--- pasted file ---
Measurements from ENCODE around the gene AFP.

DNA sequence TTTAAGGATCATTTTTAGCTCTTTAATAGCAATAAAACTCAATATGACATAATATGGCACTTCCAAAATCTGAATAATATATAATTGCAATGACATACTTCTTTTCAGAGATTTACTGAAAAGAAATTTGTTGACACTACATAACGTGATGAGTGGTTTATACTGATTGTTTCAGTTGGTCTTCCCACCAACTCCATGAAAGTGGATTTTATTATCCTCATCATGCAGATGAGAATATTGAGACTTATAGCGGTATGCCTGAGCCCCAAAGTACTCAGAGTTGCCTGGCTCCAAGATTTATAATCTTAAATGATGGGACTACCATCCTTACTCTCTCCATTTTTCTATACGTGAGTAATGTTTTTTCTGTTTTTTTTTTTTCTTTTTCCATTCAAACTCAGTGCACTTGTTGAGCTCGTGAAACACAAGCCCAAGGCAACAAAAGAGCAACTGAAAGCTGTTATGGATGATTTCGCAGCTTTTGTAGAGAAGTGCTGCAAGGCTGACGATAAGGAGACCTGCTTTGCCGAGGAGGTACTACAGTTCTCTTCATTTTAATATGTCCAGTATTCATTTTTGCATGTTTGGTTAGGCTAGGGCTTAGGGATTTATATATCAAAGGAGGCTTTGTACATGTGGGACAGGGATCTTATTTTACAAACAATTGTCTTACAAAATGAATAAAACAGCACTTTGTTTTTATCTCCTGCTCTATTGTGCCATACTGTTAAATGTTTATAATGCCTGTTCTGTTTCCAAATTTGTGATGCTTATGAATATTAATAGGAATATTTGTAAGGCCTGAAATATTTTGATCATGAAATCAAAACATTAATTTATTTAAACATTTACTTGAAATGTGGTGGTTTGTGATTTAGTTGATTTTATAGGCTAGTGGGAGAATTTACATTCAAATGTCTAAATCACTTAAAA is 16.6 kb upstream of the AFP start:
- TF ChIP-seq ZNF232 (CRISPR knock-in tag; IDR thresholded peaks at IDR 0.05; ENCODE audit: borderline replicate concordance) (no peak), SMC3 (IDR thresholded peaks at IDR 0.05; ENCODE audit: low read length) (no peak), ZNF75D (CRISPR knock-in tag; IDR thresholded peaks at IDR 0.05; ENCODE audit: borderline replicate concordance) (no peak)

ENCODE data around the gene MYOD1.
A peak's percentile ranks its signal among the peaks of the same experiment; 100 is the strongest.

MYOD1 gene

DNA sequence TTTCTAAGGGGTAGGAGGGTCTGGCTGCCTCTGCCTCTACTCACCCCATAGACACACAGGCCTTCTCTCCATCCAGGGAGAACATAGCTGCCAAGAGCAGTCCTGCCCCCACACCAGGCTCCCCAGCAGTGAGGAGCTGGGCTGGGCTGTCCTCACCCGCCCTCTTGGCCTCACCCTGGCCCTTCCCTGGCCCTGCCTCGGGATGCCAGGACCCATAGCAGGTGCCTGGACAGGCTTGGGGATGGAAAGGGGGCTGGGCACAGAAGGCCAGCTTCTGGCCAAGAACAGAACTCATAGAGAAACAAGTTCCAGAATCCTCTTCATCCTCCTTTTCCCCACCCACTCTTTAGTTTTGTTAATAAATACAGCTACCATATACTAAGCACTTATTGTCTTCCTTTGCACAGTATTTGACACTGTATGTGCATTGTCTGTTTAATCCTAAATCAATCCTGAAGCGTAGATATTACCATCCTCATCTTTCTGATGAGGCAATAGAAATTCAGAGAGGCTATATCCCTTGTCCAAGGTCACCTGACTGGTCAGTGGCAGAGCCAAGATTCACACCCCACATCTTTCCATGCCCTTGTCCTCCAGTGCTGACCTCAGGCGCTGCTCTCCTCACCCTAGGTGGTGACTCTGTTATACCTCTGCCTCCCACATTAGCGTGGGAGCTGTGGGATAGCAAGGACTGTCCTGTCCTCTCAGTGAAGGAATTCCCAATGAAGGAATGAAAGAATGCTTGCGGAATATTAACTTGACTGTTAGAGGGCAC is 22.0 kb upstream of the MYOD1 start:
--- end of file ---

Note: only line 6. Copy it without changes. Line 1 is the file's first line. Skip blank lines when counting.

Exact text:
MYOD1 gene